In addition to liver, muscle and adipose tissue, FoxO1 is highly expressed in insulin-secreting beta cells, where it may act in a protective capacity in times of stress. Several reports have indicated that FoxO proteins activate the expression of antioxidant enzymes, and FoxO1 protects beta cells against the effects of reactive oxygen species, since it and family members activate the expression of antioxidant enzymes (Kitamura et al., 2005; Kops et al., 2002; Nemoto and Finkel, 2002). FoxO1 has also been implicated in preventing beta cell de-differentiation during stress by suppressing neogenic genes, such as the early endocrine development factor neurogenin 3 (Neurog3), which is not normally expressed in the adult endocrine pancreas (Talchai et al., 2012). Protection by FoxO1 occurs in the presence of many metabolic stressors, such as multiple pregnancies, chemical ablation of beta cells, and when insulin resistance is conferred by leptin receptor (Lepr) deficiency. However, a contradictory study of mice deficient for Lepr in all tissues or for FoxO1 specifically in beta cells indicates that FoxO1 promotes the expression of the same genes (Kobayashi et al., 2012). The reason for this discrepancy is not apparent at this time, and both studies demonstrated more severe hyperglycemia in Lepr−/− mice lacking FoxO1 compared with those with FoxO1 expression. Previous work demonstrating the induction of the beta cell maturity marker MafA by FoxO1 also supports a role for FoxO1 in preventing de-differentiation (Kitamura et al., 2005). FoxO1 may thus protect beta cells from dysfunction during the period of insulin resistance that precedes type 2 diabetes.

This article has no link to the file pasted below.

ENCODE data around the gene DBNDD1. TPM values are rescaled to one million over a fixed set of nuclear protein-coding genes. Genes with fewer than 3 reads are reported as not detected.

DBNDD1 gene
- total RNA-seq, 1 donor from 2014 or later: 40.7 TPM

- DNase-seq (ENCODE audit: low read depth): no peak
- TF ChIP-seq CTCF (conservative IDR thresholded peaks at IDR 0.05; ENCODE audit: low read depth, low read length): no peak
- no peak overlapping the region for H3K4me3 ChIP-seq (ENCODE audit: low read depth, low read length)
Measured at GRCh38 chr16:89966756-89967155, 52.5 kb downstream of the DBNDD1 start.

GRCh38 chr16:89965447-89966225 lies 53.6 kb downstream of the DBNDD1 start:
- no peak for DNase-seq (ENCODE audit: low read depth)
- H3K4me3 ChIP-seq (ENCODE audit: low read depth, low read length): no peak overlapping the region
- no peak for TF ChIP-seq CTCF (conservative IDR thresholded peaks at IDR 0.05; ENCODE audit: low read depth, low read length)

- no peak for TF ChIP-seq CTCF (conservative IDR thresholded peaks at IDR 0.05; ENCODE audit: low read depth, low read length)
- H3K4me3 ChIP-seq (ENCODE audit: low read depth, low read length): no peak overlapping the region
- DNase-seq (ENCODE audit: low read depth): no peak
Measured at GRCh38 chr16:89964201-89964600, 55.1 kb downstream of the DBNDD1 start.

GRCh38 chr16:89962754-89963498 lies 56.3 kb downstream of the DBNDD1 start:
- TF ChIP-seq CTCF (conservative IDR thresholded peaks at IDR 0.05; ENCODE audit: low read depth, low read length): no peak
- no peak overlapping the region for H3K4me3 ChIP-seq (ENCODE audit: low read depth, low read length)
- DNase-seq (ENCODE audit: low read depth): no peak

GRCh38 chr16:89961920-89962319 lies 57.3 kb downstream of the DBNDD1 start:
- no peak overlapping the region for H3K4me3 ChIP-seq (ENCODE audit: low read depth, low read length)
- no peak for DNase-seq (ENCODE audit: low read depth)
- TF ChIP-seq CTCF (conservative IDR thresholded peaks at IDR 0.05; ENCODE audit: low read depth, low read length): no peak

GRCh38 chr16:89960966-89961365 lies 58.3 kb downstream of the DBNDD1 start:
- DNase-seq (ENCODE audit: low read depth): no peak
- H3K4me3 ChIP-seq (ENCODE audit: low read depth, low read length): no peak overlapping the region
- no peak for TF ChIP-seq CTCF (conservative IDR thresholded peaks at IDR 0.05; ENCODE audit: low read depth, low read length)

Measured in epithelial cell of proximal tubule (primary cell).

A second role proposed for FoxO1 is in regulating beta cell mass. FoxO proteins have been shown to upregulate cell cycle inhibitors (Martins et al., 2015). In mice lacking one copy of the insulin receptor in all tissues, beta cell proliferation is reduced compared with that in wild-type mice, but deletion of one copy of Foxo1 partially rescues beta cell division (Nakae et al., 2002). Conversely, Foxo1 overexpression attenuates the increased beta cell mass normally observed in mice overexpressing the insulin receptor (Okamoto et al., 2006). However, contradictory reports have called the generality of these observations into question. Mice lacking Foxo1 either in beta cells or throughout the entire pancreas show no increase in beta cell proliferation either on a chow or high-fat diet (Kobayashi et al., 2012), and mice overexpressing FoxO1 fed a high-fat diet actually showed increased beta cell proliferation (Zhang et al., 2016). These results suggest that FoxO1 might inhibit beta cell replication only when the insulin receptor is completely absent, which is a unique and rare state.